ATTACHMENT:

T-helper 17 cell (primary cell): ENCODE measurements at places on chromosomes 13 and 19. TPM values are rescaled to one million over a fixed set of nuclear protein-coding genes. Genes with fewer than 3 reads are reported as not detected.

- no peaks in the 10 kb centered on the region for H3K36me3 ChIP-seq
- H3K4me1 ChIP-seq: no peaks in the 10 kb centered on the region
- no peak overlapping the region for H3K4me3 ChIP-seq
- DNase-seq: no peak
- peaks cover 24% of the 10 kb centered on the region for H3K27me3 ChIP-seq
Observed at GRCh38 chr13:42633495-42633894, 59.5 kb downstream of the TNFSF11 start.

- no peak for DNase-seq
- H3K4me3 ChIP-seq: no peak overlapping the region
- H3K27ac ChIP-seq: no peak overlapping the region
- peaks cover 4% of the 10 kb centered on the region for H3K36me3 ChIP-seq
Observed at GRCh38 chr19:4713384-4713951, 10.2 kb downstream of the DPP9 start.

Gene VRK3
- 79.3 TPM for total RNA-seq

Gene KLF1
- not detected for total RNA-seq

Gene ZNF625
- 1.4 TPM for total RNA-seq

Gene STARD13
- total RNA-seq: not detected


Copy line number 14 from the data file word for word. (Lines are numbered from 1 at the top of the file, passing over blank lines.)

- 79.3 TPM for total RNA-seq